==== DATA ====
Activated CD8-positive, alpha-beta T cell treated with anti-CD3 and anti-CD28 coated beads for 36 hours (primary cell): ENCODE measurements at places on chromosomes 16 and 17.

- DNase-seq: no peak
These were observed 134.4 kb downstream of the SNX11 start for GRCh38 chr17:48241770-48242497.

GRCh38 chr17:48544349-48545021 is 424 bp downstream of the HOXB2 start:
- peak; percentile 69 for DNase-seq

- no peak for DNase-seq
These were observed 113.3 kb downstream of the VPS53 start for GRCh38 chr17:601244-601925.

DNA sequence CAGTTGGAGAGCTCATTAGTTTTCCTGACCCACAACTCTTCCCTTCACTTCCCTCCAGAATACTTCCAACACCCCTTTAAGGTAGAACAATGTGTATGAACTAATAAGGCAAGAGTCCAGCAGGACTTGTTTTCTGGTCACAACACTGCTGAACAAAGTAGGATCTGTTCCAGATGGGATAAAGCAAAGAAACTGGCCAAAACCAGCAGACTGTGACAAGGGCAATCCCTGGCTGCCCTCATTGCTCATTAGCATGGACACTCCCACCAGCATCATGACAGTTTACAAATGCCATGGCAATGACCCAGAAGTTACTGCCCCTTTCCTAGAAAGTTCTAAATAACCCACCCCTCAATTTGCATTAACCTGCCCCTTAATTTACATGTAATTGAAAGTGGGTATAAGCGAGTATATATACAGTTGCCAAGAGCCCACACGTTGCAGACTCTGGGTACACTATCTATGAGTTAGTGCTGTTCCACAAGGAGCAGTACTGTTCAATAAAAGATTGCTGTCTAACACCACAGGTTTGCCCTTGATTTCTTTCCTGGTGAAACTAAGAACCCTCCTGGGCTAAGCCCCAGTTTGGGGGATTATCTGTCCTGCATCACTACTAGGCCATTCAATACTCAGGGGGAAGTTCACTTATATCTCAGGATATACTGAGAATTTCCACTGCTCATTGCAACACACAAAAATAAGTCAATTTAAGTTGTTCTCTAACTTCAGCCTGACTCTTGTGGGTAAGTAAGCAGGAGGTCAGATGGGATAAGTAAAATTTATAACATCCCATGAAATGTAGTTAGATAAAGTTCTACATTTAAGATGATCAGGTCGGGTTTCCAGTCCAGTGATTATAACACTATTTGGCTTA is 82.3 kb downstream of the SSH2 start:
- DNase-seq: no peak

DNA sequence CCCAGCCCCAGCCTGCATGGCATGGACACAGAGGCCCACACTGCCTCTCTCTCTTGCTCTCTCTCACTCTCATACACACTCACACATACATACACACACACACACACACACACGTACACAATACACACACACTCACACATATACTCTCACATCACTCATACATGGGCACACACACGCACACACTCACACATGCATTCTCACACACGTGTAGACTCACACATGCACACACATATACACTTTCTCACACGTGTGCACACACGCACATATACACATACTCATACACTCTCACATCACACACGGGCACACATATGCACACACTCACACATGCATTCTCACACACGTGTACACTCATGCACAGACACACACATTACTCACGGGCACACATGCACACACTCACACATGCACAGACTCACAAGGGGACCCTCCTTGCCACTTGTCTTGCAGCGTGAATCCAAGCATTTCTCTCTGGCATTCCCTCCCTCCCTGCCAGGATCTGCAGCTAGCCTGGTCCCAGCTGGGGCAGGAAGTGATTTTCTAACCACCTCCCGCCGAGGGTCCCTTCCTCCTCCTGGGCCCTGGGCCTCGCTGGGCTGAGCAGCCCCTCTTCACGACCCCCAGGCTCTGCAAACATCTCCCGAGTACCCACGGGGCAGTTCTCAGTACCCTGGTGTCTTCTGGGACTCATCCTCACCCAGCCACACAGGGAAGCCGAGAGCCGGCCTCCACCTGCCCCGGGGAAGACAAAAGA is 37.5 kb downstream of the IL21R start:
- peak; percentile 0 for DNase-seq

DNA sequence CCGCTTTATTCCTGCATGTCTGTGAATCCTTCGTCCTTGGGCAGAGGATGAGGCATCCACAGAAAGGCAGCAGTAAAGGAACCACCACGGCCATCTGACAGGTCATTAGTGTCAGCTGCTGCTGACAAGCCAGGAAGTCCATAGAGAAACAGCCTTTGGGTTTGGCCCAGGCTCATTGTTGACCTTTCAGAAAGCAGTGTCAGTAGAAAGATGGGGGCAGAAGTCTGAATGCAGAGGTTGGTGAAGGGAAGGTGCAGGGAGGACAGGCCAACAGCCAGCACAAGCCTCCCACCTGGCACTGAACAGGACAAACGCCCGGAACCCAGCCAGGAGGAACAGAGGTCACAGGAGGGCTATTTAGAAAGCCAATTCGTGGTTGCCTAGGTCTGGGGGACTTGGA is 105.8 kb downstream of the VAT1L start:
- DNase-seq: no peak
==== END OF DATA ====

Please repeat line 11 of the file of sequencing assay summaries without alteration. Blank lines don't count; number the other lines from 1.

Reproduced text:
- peak; percentile 0 for DNase-seq